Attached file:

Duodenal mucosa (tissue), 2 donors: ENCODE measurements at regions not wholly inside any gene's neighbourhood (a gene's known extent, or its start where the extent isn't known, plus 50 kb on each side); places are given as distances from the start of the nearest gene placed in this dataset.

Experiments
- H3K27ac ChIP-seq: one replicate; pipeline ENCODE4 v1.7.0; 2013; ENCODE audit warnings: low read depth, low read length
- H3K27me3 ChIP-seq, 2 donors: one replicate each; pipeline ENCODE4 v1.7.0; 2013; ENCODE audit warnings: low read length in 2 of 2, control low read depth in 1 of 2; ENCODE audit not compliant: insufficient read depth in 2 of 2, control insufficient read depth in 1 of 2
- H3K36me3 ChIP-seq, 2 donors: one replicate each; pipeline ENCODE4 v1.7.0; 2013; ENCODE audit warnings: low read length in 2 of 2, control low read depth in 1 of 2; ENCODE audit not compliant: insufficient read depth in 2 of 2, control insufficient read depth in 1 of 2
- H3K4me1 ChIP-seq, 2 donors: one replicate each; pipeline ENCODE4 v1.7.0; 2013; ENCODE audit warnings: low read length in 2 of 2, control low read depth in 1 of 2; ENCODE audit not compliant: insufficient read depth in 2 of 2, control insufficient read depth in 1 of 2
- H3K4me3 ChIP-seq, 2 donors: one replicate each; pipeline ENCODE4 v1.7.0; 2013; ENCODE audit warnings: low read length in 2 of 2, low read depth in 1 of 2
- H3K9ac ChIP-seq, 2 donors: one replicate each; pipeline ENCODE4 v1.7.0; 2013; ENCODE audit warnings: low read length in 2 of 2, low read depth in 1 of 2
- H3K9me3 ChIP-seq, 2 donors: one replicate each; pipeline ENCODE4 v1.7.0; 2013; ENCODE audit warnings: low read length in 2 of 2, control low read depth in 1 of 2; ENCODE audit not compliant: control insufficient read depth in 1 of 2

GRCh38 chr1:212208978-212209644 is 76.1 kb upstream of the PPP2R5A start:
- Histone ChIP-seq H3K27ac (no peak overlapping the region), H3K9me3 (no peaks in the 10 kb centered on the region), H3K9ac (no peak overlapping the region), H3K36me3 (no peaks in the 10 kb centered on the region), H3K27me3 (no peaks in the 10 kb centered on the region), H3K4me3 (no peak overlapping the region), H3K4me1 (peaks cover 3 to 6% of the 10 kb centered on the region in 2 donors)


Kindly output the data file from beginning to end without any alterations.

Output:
Duodenal mucosa (tissue), 2 donors: ENCODE measurements at regions not wholly inside any gene's neighbourhood (a gene's known extent, or its start where the extent isn't known, plus 50 kb on each side); places are given as distances from the start of the nearest gene placed in this dataset.

Experiments
- H3K27ac ChIP-seq: one replicate; pipeline ENCODE4 v1.7.0; 2013; ENCODE audit warnings: low read depth, low read length
- H3K27me3 ChIP-seq, 2 donors: one replicate each; pipeline ENCODE4 v1.7.0; 2013; ENCODE audit warnings: low read length in 2 of 2, control low read depth in 1 of 2; ENCODE audit not compliant: insufficient read depth in 2 of 2, control insufficient read depth in 1 of 2
- H3K36me3 ChIP-seq, 2 donors: one replicate each; pipeline ENCODE4 v1.7.0; 2013; ENCODE audit warnings: low read length in 2 of 2, control low read depth in 1 of 2; ENCODE audit not compliant: insufficient read depth in 2 of 2, control insufficient read depth in 1 of 2
- H3K4me1 ChIP-seq, 2 donors: one replicate each; pipeline ENCODE4 v1.7.0; 2013; ENCODE audit warnings: low read length in 2 of 2, control low read depth in 1 of 2; ENCODE audit not compliant: insufficient read depth in 2 of 2, control insufficient read depth in 1 of 2
- H3K4me3 ChIP-seq, 2 donors: one replicate each; pipeline ENCODE4 v1.7.0; 2013; ENCODE audit warnings: low read length in 2 of 2, low read depth in 1 of 2
- H3K9ac ChIP-seq, 2 donors: one replicate each; pipeline ENCODE4 v1.7.0; 2013; ENCODE audit warnings: low read length in 2 of 2, low read depth in 1 of 2
- H3K9me3 ChIP-seq, 2 donors: one replicate each; pipeline ENCODE4 v1.7.0; 2013; ENCODE audit warnings: low read length in 2 of 2, control low read depth in 1 of 2; ENCODE audit not compliant: control insufficient read depth in 1 of 2

GRCh38 chr1:212208978-212209644 is 76.1 kb upstream of the PPP2R5A start:
- Histone ChIP-seq H3K27ac (no peak overlapping the region), H3K9me3 (no peaks in the 10 kb centered on the region), H3K9ac (no peak overlapping the region), H3K36me3 (no peaks in the 10 kb centered on the region), H3K27me3 (no peaks in the 10 kb centered on the region), H3K4me3 (no peak overlapping the region), H3K4me1 (peaks cover 3 to 6% of the 10 kb centered on the region in 2 donors)